|The Unwritten Law|
|Directed by||Sinclair Hill|
|Written by||Violet Heckstall-Smith|
|Starring||Rosalinde Fuller |
British Sound Film Productions
|Distributed by||British Independent Exhibitors' Distributors|
The Unwritten Law is a 1929 British short crime film directed by Sinclair Hill, and made at Wembley Studios in the De Forest Phonofilm sound-on-film system. 
The Constitution of Canada is the supreme law in Canada. It outlines Canada's system of government and the civil and human rights of those who are citizens of Canada and non-citizens in Canada. Its contents are an amalgamation of various codified acts, treaties between the Crown and Indigenous Peoples, uncodified traditions and conventions. Canada is one of the oldest constitutional monarchies in the world.
Ewald André Dupont was a German film director, one of the pioneers of the German film industry. He was often credited as E. A. Dupont.
The Manxman is a 1929 British silent romance film directed by Alfred Hitchcock and starring Anny Ondra, Carl Brisson and Malcolm Keen. The film is based on a popular 1894 romantic novel The Manxman by Hall Caine, which had previously been made into a film 13 years earlier. It was the last fully silent production that Hitchcock directed before he made the transition to sound film with his next film Blackmail (1929).
Unwritten Law is an American punk rock band formed in 1990 in Poway, California. They have released six full-length studio albums and have toured internationally, including performances on the Warped Tour. They are notable for their singles "Seein' Red" and "Save Me ," both of which entered the top 5 in the US Modern Rock charts. Their latest studio album, Swan, was released in 2011.
Universal Newsreel was a series of 7- to 10-minute newsreels that were released twice a week between 1929 and 1967 by Universal Studios. A Universal publicity official, Sam B. Jacobson, was involved in originating and producing the newsreels. Nearly all of them were filmed in black-and-white, and many were narrated by Ed Herlihy. From January 1919 to July 1929, Universal released International Newsreel, produced by Hearst's International News Service—this series later became Hearst Metrotone News released first by Fox Film Corporation 1929–1934 and then by Metro-Goldwyn-Mayer beginning in 1934.
Unwritten Law may refer to :
Edward T. Lowe Jr. was an American film writer, producer and editor. He wrote 120 films between years 1913–1947, produced 18 films and directed one: The Losing Game (1915).
Joe Strummer: The Future Is Unwritten is a 2007 documentary film directed by Julien Temple about Joe Strummer, the lead singer of the British punk rock band The Clash, that went on to win the British Independent Film Awards as Best British Documentary 2007. The film premiered 20 January 2007 at the 2007 Sundance Film Festival. It was also shown at the Dublin Film Festival on 24 February 2007.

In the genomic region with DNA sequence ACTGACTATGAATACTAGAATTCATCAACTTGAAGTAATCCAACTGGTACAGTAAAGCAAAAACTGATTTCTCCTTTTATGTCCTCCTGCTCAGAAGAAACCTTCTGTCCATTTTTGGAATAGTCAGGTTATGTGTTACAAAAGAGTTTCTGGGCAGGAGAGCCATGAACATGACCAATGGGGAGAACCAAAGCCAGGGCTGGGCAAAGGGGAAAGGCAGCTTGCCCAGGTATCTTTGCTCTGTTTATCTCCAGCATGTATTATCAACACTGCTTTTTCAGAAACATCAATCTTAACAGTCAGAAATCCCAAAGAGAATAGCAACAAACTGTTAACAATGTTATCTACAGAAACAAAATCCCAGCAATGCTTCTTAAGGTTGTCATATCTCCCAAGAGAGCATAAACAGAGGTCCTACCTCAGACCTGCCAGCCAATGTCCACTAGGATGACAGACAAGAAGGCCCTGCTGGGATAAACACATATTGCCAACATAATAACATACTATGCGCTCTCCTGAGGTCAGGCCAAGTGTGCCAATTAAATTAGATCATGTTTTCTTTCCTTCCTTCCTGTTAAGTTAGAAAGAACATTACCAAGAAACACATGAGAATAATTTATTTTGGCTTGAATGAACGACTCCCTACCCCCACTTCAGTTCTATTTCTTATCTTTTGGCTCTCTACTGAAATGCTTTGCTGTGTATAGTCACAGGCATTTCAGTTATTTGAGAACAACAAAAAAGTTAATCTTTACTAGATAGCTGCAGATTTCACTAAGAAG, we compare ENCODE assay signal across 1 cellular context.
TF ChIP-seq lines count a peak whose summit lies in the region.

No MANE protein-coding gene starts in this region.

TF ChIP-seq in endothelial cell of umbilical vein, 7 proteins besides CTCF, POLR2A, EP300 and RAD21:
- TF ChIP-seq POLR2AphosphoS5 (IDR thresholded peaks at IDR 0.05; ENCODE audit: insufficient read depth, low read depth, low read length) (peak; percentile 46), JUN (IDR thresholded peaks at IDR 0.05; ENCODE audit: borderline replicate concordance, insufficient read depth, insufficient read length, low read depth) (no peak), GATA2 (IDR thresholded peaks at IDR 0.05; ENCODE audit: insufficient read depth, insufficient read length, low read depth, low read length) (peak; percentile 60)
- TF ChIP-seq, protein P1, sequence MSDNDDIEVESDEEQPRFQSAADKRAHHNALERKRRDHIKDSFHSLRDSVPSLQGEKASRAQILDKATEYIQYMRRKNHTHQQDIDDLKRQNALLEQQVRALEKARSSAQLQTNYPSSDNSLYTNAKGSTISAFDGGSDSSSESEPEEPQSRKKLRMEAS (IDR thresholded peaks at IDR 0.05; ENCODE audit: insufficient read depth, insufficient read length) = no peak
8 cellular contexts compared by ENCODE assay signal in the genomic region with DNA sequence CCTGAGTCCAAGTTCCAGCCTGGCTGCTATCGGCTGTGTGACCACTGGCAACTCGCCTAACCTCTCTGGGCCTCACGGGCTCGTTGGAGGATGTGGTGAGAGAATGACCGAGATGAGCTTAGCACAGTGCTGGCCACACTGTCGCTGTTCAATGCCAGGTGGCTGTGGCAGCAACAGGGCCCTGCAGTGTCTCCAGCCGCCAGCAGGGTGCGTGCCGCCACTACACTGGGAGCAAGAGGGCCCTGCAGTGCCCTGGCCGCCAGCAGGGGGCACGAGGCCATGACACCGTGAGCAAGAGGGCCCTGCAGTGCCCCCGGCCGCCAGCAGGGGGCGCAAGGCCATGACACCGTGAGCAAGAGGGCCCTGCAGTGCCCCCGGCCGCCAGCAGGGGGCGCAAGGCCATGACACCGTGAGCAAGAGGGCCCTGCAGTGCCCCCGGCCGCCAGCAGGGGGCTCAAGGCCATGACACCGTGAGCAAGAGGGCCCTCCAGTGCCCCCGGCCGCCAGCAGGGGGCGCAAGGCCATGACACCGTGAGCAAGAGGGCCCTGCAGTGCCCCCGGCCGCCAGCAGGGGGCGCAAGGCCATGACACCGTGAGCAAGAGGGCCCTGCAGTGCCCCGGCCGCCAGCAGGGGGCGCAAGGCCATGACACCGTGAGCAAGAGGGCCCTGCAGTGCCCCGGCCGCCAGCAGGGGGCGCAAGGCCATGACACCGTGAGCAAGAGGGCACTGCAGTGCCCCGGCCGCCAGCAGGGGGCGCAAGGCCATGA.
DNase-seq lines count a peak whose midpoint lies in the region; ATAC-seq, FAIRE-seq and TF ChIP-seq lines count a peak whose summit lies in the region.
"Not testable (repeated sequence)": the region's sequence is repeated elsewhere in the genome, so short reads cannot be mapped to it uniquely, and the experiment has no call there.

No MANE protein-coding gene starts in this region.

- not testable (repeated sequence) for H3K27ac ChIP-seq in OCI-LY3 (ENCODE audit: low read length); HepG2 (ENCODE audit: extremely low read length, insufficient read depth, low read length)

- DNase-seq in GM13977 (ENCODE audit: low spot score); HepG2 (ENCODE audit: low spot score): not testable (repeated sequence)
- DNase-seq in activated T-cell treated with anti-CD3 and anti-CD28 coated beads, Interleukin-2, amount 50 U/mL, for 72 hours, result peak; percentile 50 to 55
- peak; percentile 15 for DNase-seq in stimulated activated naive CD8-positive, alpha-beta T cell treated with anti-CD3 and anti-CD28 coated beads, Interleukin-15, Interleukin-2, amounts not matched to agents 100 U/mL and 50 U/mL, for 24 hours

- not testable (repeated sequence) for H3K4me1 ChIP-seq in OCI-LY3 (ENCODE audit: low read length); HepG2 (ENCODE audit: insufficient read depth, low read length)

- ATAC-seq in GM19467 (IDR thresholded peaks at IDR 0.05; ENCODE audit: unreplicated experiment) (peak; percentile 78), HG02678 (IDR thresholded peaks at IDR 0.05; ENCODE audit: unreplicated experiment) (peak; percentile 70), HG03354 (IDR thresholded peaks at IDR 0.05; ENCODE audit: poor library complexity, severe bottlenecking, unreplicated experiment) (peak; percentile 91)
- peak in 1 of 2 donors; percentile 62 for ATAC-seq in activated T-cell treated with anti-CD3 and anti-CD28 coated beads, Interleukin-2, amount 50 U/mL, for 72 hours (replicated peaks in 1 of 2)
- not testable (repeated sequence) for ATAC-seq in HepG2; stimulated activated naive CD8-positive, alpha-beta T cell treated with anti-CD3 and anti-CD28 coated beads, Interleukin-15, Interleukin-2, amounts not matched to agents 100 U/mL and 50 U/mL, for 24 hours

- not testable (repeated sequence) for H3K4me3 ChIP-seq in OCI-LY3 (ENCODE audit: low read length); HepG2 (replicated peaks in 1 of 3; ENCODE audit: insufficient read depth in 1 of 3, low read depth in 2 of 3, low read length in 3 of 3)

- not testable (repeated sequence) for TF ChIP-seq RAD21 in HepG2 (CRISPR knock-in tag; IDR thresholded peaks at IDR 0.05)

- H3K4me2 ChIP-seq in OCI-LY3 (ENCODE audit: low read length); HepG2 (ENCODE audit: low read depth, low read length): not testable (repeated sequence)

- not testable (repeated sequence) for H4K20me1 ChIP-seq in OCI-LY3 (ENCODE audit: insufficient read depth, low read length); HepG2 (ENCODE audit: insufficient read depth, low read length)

Sinclair Hill was a British film director, producer and screenwriter. He directed nearly fifty films between 1920 and 1939. He was born as George Sinclair-Hill in London in 1894. He was awarded an OBE for his services to film.
Carl Theodor Auen was a German film actor of the silent era. He appeared in more than 110 films between 1914 and 1938. Auen was a member of the Militant League for German Culture and also a member of the Advisory Council (Präsidialrat) of the president of the Reichsfilmkammer.
Richard "Skeets" Gallagher was an American actor. He had blue eyes and his naturally blond hair was tinged with grey from the age of sixteen.
Ira Harry Morgan was an American cinematographer. He successfully transitioned from silent movies to sound films. He filmed famed animal-trainer Frank Buck’s film Tiger Fangs (1943).
Carl Eduard Hermann Boese was a German film director, screenwriter, and producer. He directed 158 films between 1917 and 1957.
Majestic Pictures was an American film production and distribution company active during the 1930s. Under the control of Larry Darmour the company specialized in low-budget production, and was one of the more stable Poverty Row outfits during the period. It also gained a reputation for producing higher quality films than was common amongst similar firms, possibly due to a business arrangement the company had with the major studio MGM.
Lawrence J. Darmour (1895–1942) was an American film producer, operator of Larry Darmour Productions from 1927, and a significant figure in Hollywood's Poverty Row.
Arpad Viragh was a Hungarian cinematographer. He began his career in his native Hungary going on to work in the film industries of several European nations but primarily in Germany. He died on Capri in 1930 during the shooting of City of Song after contracting typhoid.
British Instructional Films was a British film production company which operated between 1919 and 1932. The company's name is often abbreviated to BIF.
Karl Falkenberg was a German-Jewish film actor.
The Unwritten Law is a 1932 American pre-Code mystery film directed by Christy Cabanne and starring Greta Nissen, Richard "Skeets" Gallagher, and Mary Brian. It was released on November 15, 1932.